Car Crash Doctor

About the Author

Dr. Whelton is a Super Bowl XXXVIII champion physical therapist in Wesley Chapel/New Tampa, FL. He now owns a PT clinic Tampa, FL. As a doctor of physical therapy and owner of Sport and Spine Physical Therapy and Wellness Center in Tampa, he has developed self help videos, sharing his expertise.  Dr. Whelton’s experience also includes working in the NBA, UFC fighters as well as working with our nation’s veterans at the VA hospital.  Working as a physical therapist in Tampa at James A. Haley VA hospital he rehabilitated our nation’s veterans and active duty soldiers home from war.

Car Crashes

Car crashes can be extremely traumatic, emotionally and physically. Emotionally, I often see forms of PTSD. People afraid to drive after a car crash and/or change the way they drive. As a physical therapist in Tampa I see a lot of car crash victims at Sport and Spine Physical Therapy and Wellness Center. I must admit over the years I have treated upwards of a thousand patients whom have been in car crashes. Until I was in a car crash myself, I did not have any idea how much pain and the length of time it takes to heal the pain from that car crash. Although my experience was very painful due to 3 herniated discs with pinched nerves in my neck and lower back requiring surgery, I cannot help but think about how much my car crash has allowed me to better empathize with others, especially my patients that have been involved in a car crash.

The slightest car crash or fender bender can cause immense amount of damage to the human body.  Immediately after a car crash a person does not feel neck pain, back pain or pain anywhere else due to the shock and adrenaline cursing through their body.  By the end of the day the low back pain and neck pain as well as stiffness starts to develop. The next morning a person usually feels an increase in their stiffness, lower back pain, and neck pain, as well as any headache, knee pain, hand pain or any other part of the body that was affected. Usually by the end of the second day if a car crash had a high enough impact a person will start to experience sciatica (pain, numbness or tingling) shooting down the leg or legs.  A neck injury will also cause those same types of symptoms (pain, numbness or tingling) down the arms and may or may not experience pain in the hands.  These symptoms are probably due to a pinched nerve or pinched nerves. I will discuss on a later blog what a pinched nerve is, however, I want to address what a person should do after a car crash.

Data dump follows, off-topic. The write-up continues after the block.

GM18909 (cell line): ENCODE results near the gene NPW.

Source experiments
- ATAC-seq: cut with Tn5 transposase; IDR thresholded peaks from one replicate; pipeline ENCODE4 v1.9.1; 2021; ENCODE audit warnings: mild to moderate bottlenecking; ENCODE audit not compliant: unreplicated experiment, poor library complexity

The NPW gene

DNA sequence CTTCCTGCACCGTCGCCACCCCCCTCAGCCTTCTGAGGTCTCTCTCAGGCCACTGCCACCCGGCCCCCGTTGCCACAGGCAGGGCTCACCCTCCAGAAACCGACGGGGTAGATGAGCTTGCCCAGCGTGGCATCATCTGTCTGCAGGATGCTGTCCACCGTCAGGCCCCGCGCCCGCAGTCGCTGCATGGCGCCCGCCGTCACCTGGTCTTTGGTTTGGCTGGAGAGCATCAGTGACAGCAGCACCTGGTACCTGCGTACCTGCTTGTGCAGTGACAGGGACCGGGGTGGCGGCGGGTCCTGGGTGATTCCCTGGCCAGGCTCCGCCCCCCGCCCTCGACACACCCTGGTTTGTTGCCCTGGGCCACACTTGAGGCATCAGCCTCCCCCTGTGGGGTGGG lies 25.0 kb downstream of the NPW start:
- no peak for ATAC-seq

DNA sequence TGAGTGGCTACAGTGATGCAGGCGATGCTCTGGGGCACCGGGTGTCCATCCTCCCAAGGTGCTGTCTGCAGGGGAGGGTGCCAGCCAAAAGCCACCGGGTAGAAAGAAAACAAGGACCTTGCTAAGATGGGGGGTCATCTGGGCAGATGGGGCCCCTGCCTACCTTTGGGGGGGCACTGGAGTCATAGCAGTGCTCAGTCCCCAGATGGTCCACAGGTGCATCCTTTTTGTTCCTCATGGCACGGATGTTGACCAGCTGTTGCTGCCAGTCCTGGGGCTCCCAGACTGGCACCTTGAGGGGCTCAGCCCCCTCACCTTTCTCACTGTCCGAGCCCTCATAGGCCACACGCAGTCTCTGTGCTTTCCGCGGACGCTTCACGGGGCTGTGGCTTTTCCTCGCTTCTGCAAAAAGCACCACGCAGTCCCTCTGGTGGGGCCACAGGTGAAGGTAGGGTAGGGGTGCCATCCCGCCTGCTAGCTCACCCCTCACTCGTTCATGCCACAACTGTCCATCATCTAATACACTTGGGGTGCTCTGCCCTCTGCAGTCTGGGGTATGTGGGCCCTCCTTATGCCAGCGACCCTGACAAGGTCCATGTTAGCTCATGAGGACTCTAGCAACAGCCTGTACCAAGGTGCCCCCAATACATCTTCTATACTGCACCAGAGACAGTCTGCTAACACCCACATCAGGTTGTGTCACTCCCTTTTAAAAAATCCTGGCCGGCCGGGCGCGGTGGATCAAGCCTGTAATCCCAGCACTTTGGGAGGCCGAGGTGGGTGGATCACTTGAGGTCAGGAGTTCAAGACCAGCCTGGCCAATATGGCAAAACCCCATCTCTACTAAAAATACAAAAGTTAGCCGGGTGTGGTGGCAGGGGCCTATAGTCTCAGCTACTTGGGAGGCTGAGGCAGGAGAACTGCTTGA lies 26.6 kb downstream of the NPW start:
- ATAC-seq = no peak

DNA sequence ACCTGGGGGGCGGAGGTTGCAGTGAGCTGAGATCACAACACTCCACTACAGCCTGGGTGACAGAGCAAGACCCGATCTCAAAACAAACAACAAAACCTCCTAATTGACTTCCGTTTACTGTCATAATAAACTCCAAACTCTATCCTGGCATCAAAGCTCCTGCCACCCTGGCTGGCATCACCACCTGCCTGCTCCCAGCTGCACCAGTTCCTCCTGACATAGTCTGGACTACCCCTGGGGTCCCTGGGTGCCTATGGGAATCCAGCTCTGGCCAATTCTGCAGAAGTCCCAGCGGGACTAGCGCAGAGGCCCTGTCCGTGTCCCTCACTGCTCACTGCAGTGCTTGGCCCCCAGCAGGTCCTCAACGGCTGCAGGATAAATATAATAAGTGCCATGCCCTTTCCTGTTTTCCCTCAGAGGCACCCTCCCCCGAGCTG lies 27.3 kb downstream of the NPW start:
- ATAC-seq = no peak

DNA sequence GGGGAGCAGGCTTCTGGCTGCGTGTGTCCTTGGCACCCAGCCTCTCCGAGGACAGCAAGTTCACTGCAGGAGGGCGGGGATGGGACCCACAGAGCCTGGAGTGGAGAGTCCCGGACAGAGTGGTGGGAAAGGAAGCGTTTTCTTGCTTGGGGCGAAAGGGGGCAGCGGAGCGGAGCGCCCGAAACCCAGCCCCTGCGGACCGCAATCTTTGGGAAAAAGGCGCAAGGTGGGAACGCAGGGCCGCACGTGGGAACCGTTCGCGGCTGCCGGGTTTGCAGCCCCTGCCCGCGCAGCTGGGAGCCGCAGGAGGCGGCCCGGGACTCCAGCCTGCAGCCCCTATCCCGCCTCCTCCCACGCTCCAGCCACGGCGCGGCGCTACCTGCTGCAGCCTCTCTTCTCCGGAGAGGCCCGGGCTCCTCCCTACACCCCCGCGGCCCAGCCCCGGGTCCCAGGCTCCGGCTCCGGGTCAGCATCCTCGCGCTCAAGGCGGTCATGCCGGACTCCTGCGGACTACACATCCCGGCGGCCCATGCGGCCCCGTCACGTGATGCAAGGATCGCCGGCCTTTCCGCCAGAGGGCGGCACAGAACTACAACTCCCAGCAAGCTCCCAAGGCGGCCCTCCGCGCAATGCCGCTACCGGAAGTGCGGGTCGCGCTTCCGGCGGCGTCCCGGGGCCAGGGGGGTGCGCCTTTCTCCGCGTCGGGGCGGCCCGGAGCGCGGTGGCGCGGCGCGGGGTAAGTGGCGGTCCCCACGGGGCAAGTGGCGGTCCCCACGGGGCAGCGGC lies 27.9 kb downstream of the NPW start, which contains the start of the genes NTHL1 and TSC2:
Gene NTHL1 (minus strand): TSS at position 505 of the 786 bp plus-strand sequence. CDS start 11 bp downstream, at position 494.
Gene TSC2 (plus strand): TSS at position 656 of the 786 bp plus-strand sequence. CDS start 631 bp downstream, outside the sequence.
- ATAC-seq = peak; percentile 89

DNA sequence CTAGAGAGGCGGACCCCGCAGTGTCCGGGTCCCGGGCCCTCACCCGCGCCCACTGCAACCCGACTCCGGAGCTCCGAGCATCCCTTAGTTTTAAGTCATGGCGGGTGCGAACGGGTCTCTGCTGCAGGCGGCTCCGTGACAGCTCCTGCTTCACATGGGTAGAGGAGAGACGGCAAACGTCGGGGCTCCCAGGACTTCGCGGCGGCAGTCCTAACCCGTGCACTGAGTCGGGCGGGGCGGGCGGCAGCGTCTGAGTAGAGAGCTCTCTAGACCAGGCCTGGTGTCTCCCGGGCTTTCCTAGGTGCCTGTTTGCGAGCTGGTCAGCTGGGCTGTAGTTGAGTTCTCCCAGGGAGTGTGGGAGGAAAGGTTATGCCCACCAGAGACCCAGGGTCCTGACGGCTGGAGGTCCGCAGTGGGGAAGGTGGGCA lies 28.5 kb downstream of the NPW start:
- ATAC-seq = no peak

After the Car Crash

Directly after the car crash look yourself or anyone else in the car over for any blood, did you hit your head? Chest? Knees? As stated above adrenaline starts flowing through your body after a car crash and you probably will not feel head pain, chest pain or pain anywhere else.  Are you short of breath? Do you feel confused? Check to see if you know your name, where you are and what time it is. If you hit your head and lost consciousness you may feel confused.

What Do I Do Now? I can’t believe I was in a car crash!

1)      Call 911 – Don’t try to be a hero, especially us guys! You need to anyways. Hit and runs are not frowned upon, they are illegal!

2)      Wait for the police and possibly the ambulance.

3)      Tell them exactly what happened.

4)      Let them know exactly how you feel – Again no heroes!

5)      Let them decide if you need the ambulance after the car crash.

What NOT to do after a car crash

1)      DO NOT call some lawyer on TV or a lawyer-doctor referral service despite what they say on TV or how catchy that jingle is on the radio. An objective ER doctor always knows more! (I will blog later about how those services really work but if you do not want to get taken advantage of you can email me at and I will guide you to ethical clinicians and lawyers that will care about you).

2) DO NOT say “I am fine; there was no damage so let’s not get the insurance companies involved.”

– If anyone else in that car crash calls the police after or has to go to the ER, you just were involved in a hit and run.  Hit and Runs= Jail.

3) DO NOT listen to the people that may yell at you to pull off to side, they can turn their wheel and navigate around you.

4) DO NOT believe you know more than the EMS on scene. If the EMS says you need to get checked out at the hospital do it, listen to their advice. No heroes remember.